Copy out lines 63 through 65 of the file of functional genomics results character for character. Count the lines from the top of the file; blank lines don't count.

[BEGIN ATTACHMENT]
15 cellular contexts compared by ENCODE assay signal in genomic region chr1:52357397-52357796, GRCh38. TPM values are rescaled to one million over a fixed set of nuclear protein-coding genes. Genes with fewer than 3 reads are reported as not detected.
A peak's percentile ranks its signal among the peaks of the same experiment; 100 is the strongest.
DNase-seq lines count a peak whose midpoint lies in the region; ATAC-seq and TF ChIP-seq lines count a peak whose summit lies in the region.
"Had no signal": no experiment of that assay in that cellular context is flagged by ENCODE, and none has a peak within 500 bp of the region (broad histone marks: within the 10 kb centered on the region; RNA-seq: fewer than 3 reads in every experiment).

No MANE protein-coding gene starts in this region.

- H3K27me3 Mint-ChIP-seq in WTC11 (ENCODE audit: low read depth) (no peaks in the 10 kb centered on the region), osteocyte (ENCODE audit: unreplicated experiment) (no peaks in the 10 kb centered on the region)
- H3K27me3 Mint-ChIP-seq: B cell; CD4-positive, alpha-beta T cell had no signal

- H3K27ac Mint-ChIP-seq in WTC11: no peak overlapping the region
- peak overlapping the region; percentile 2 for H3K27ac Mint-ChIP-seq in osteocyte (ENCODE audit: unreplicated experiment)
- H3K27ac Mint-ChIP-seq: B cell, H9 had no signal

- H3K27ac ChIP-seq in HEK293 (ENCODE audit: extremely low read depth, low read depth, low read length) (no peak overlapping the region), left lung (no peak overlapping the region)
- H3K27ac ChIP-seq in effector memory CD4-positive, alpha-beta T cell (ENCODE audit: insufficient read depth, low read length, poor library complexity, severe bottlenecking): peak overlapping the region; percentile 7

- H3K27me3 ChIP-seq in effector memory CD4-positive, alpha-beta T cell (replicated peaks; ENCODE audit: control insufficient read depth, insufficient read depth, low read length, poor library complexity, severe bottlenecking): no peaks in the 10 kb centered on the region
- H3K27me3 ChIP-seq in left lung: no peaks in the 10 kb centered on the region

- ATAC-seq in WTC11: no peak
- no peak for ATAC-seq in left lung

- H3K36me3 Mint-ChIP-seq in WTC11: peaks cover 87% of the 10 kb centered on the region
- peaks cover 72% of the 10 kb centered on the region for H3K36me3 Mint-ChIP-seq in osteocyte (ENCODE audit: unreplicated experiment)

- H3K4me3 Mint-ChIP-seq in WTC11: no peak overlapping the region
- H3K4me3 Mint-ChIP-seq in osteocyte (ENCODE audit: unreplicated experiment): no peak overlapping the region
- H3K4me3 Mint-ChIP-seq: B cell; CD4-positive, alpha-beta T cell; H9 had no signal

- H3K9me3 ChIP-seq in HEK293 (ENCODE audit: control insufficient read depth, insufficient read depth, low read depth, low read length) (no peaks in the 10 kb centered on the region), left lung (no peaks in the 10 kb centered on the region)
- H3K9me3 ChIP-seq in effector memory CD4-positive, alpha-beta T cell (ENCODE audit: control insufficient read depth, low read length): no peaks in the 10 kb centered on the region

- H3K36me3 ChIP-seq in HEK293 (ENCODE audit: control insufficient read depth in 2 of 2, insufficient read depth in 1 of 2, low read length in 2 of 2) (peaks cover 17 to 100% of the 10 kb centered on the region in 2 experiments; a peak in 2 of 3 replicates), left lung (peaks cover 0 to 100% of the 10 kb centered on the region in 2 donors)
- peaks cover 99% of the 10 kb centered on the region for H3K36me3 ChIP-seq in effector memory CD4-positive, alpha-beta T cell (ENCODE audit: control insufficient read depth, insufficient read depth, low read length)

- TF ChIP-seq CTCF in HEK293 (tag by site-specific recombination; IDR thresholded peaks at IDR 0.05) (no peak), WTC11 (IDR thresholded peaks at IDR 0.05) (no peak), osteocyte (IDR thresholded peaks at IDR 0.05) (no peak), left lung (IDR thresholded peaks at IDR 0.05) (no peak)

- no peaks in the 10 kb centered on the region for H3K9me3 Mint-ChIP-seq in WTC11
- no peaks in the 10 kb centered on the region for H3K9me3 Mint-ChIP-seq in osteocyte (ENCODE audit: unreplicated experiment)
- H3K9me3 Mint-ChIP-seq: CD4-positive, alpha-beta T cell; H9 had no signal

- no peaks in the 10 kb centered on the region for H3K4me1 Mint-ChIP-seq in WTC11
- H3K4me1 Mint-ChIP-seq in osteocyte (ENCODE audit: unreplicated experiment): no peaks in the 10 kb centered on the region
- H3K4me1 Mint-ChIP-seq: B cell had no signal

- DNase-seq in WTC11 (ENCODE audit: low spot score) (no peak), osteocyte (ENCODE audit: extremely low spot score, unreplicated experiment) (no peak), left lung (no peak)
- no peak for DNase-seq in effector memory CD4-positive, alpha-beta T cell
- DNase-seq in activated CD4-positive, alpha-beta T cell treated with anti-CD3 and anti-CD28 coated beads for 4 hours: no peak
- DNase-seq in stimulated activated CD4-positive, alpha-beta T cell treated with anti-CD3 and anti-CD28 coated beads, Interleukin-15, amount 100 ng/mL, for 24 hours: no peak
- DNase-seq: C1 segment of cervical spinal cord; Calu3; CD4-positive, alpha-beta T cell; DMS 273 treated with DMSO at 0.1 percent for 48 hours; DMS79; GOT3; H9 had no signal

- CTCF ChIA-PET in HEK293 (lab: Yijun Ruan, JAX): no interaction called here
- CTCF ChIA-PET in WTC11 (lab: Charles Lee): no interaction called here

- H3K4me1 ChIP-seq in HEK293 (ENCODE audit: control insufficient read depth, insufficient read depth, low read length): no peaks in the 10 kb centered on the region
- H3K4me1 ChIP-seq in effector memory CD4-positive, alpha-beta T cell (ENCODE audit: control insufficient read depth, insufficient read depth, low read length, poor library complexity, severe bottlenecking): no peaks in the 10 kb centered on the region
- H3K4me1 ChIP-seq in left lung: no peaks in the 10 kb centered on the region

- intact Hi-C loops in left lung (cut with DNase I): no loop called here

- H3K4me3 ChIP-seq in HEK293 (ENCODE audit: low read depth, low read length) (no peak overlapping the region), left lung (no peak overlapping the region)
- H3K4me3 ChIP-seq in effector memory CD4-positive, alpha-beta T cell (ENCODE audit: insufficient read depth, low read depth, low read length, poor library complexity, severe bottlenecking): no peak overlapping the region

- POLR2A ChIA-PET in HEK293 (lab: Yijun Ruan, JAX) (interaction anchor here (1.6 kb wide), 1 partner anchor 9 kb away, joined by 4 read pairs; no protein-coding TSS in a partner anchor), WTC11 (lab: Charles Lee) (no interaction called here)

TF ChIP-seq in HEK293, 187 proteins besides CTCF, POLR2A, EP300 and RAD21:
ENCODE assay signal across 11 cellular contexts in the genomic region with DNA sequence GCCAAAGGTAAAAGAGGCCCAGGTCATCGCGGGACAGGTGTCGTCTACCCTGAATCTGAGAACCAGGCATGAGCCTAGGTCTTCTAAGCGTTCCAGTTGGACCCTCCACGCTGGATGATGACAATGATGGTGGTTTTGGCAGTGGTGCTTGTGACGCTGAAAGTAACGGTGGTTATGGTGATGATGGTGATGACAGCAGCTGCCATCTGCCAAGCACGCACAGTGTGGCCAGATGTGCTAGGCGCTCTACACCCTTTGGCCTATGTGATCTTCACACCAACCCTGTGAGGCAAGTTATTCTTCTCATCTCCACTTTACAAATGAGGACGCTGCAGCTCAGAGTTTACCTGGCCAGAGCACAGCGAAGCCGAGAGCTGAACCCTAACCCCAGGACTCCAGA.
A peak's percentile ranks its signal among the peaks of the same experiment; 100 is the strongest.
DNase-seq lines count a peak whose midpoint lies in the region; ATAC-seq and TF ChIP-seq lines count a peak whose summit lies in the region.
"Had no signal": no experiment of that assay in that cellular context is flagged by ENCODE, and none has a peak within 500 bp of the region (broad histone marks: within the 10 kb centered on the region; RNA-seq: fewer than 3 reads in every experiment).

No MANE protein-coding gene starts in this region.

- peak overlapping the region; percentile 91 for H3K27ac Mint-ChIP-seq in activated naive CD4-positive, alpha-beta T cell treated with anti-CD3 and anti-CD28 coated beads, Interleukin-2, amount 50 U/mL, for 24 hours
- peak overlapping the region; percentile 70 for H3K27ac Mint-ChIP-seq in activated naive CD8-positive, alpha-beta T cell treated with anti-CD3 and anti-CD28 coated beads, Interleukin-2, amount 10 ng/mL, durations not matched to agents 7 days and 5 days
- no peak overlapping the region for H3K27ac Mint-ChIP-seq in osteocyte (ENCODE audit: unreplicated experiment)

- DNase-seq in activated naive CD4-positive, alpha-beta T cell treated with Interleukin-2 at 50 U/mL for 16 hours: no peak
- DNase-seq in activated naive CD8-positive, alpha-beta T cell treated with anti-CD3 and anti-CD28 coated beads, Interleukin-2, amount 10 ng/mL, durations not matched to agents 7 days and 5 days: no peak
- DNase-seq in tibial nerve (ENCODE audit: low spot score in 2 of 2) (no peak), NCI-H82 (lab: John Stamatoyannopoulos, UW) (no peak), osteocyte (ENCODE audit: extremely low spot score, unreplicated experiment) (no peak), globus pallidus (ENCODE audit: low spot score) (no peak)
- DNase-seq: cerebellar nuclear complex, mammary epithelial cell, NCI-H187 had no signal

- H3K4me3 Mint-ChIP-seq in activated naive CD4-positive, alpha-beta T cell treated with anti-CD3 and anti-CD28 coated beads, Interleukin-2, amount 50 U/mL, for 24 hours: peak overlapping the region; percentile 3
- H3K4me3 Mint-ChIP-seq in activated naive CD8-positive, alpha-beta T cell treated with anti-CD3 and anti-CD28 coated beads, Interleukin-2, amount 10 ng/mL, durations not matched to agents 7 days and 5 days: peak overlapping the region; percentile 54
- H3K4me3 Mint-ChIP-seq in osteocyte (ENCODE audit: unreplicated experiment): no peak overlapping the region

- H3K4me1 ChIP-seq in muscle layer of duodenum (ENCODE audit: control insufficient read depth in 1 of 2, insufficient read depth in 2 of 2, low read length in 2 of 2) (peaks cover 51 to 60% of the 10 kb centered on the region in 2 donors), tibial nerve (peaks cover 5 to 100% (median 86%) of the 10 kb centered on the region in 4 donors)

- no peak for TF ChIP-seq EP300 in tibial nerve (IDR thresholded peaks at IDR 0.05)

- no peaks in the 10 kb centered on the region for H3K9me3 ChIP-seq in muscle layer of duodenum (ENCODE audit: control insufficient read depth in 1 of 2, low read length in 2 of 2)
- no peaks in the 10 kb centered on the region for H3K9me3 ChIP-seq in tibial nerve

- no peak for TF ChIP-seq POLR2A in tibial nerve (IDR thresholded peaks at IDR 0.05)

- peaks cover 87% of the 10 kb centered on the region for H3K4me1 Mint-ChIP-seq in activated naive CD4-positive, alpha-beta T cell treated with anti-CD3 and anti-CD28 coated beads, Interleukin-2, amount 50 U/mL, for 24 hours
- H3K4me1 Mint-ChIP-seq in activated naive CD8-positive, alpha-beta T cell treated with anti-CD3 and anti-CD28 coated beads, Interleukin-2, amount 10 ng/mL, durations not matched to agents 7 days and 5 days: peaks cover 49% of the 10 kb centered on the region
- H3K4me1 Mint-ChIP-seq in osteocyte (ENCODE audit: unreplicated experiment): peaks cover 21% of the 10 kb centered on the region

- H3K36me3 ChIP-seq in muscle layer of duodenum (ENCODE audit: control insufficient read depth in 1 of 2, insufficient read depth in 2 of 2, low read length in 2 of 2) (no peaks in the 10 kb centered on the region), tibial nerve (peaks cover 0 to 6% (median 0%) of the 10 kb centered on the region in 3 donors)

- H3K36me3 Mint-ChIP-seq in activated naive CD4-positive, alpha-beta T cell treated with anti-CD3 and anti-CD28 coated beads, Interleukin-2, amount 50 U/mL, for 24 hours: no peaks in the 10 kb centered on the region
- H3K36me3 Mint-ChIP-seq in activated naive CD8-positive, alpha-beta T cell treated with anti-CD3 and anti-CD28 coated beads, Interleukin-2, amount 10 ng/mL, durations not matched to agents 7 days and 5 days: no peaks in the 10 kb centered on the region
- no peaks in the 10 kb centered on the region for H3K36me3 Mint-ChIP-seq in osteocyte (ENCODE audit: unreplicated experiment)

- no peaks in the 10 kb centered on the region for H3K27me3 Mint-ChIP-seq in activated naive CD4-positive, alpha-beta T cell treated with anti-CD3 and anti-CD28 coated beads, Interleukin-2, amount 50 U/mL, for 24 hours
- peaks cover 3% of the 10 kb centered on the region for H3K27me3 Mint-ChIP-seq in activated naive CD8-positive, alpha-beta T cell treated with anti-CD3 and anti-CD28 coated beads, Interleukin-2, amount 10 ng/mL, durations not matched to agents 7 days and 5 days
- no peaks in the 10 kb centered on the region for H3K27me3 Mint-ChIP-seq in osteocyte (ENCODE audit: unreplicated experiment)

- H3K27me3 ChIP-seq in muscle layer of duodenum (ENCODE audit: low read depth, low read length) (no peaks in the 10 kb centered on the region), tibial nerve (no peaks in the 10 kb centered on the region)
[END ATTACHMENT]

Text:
- H3K4me1 ChIP-seq in muscle layer of duodenum (ENCODE audit: control insufficient read depth in 1 of 2, insufficient read depth in 2 of 2, low read length in 2 of 2) (peaks cover 51 to 60% of the 10 kb centered on the region in 2 donors), tibial nerve (peaks cover 5 to 100% (median 86%) of the 10 kb centered on the region in 4 donors)

- no peak for TF ChIP-seq EP300 in tibial nerve (IDR thresholded peaks at IDR 0.05)

- no peaks in the 10 kb centered on the region for H3K9me3 ChIP-seq in muscle layer of duodenum (ENCODE audit: control insufficient read depth in 1 of 2, low read length in 2 of 2)